A YEAR after Peru's surprise suspension of democracy, it is time for the United States and the international community to abandon their opposition to President Alberto Fujimori's efforts to reform the system from the top down.
However fragile and imperfect, and amidst daunting problems, a new kind of democracy is emerging in Peru - one more directly connected to the people and more popular as well.
A year ago today, Mr. Fujimori, the independent candidate unexpectedly elected in 1990 over novelist Mario Vargas Llosa, announced the "temporary" dissolution of Congress, the Justice Ministry, and the General Accounting Office, and assumed emergency powers. At the time this autogolpe, or coup against onself, seemed to make little sense. The economy appeared to be improving. International banks and foreign governments were poised to provide substantial aid, and some already had begun to flow. The opposit ion-controlled Congress and the president had worked tolerably well together. The Shining Path guerrillas posed a significant challenge, but democratic reforms seemed to be the best bulwark against their advance. The Justice Ministry was a travesty, but could be remedied short of abandoning democratic process.
Predictably, most of the world reacted in horror and prepared for the worst: a repressive dictatorship and greater chances of a Shining Path victory. In Peru, however, the president's favorable rating in weekly opinion polls skyrocketed. In hindsight, worst-case forecasts from analysts - including this one - were wrong.
Over the past 12 months, the Fujimori administration has put Peru's government on a sounder footing in some significant ways. The most dramatic development was the capture in September of Shining Path's founder, leader, and ideologue Abimael Guzman Reynoso. His speedy trial, conviction, and sentencing to life imprisonment without parole by a special military tribunal authorized by May 1992 decrees gave the government a desperately needed psychological boost at a critical moment. Police and military have followed up with hundreds of additional arrests, often with expeditious trails as well, and hundreds more have turned themselves in under a recent "lenient treatment" law, mostly from Peru's other guerrilla organization, the Revolutionary Tupac Amaru Movement (MRTA). In this long, difficult struggle, accounting for more than 27,000 deaths and $22 billion in property damage since 1980, the government appears to be gaining the upper hand. Fujimori is the clear beneficiary.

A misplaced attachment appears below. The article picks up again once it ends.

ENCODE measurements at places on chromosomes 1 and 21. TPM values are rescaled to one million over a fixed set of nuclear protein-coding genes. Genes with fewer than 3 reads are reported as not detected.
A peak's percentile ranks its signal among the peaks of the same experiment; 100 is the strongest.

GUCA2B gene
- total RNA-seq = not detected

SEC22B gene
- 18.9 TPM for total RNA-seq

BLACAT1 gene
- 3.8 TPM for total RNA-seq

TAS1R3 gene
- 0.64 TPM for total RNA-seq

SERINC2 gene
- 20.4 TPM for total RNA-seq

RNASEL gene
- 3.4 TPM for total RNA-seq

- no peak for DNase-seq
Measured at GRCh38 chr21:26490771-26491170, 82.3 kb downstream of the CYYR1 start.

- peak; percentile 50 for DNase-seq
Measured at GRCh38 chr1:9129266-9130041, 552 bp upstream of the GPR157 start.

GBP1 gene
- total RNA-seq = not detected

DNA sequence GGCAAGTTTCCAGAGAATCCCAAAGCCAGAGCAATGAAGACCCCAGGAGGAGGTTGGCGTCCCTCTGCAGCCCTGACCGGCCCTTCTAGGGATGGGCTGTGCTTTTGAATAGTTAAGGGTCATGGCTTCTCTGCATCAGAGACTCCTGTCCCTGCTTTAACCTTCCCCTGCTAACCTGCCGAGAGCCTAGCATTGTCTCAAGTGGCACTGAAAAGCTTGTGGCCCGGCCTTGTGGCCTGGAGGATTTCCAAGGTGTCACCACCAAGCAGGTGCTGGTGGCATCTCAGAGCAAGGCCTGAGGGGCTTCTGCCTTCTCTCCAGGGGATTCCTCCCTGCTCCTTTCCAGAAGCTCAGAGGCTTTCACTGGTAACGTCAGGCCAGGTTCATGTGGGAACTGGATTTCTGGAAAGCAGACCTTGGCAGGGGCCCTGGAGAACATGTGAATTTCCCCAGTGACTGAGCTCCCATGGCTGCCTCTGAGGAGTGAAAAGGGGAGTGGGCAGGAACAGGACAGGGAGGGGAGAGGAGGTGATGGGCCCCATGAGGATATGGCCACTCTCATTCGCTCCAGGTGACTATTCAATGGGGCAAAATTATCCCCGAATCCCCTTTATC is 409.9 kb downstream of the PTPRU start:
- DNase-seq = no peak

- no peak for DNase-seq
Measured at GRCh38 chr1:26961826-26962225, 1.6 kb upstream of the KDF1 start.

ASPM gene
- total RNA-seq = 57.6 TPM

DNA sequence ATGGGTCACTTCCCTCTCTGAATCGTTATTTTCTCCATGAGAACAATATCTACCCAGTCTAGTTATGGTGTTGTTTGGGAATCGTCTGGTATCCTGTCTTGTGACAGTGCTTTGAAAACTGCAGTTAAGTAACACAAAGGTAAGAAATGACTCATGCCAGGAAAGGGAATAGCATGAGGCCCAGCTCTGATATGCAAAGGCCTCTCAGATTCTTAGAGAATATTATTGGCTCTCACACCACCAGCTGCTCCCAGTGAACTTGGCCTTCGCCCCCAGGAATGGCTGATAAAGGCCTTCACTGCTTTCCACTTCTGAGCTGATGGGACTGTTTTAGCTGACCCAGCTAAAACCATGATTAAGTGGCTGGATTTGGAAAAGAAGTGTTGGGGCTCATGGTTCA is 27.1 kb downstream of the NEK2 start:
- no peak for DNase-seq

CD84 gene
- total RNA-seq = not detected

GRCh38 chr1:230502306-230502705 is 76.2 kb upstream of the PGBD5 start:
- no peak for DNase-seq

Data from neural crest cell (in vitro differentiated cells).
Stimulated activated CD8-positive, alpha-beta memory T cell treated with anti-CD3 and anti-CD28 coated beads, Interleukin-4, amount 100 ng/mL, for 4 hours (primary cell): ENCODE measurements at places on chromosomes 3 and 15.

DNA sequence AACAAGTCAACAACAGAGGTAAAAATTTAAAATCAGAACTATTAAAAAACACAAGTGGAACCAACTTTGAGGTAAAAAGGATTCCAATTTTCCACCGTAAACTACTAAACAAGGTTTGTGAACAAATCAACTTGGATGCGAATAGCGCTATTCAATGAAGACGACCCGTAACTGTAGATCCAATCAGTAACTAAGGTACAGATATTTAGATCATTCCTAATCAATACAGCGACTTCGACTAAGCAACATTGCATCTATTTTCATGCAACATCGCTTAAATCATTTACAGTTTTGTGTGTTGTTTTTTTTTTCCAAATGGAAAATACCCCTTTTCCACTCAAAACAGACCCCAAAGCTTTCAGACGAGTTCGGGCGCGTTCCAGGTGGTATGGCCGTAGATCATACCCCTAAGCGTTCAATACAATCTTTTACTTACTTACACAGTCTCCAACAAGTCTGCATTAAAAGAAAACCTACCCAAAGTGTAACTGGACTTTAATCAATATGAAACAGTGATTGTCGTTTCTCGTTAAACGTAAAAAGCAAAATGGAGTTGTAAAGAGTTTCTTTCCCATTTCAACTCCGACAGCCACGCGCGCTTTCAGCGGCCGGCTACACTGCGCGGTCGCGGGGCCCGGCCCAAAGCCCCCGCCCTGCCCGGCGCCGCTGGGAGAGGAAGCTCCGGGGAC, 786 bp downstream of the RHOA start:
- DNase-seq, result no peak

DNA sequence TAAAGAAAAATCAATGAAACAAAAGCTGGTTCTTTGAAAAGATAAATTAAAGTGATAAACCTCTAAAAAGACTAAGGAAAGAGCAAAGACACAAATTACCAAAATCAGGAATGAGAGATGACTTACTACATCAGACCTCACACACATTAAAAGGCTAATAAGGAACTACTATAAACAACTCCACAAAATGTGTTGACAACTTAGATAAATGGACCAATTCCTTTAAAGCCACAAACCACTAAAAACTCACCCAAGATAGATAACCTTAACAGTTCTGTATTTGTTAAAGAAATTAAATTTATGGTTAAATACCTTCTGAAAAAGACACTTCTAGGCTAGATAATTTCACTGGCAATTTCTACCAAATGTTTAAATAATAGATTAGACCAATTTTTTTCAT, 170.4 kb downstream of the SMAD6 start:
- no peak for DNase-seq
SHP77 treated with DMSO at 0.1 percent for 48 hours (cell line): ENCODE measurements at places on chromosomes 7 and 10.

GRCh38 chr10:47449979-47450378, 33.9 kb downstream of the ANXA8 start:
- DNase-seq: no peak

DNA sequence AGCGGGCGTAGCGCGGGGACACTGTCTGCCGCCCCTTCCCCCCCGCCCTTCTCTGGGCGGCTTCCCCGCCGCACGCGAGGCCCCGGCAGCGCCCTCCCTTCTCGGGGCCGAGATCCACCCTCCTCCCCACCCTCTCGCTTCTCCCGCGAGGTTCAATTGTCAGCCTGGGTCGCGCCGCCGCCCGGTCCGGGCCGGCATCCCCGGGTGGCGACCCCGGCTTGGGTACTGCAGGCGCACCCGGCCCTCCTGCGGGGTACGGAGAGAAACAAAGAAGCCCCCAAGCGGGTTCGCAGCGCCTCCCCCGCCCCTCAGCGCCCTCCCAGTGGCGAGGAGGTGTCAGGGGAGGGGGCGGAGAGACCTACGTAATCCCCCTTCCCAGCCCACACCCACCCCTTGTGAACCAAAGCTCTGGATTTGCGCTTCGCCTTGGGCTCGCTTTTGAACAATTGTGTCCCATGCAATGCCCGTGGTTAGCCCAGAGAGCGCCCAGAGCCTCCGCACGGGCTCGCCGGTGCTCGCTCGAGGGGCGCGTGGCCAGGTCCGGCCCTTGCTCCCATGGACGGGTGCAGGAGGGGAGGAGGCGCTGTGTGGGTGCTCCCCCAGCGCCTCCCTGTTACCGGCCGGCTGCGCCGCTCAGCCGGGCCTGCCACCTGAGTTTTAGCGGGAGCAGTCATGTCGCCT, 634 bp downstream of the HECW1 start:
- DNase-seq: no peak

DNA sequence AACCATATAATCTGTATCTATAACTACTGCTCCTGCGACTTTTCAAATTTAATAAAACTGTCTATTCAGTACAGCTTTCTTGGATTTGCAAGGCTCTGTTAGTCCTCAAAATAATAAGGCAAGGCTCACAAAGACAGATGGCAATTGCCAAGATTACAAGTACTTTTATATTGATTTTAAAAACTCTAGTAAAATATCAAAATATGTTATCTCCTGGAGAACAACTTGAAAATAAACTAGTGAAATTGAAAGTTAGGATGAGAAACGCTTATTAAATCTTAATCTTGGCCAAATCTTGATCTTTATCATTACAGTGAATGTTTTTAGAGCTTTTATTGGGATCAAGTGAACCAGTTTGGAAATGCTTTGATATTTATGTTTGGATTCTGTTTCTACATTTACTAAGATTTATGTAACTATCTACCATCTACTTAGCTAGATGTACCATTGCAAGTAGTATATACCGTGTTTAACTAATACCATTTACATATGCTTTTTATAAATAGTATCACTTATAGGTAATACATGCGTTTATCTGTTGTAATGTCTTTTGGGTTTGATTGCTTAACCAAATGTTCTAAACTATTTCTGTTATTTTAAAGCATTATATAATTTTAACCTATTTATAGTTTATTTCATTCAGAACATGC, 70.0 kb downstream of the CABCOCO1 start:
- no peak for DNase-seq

NATIONAL and municipal elections also served to strengthen the Peruvian president's position. This was largely because they were organized to encourage new political groups to register, as well as to keep established parties off balance. In November, the country held a national vote for 80 constituent-assembly delegates to reform the 1979 Constitution and then serve as Congress for the balance of Fujimori's term (scheduled to end July 28, 1995). This delivered to the president a legislative majority for the first time.
In January, municipal elections represented successes of a different sort. Shining Path's efforts to disrupt them - a key objective in its long-term strategy - were far less successful than they were in 1989. The established political parties lost out as well. After most chose not to register for the November vote, they participated in the January local elections, fully expecting to gain a new launching pad for success in 1995. However, they fared poorly. Residents of most major towns and cities voted fo r independent candidates instead.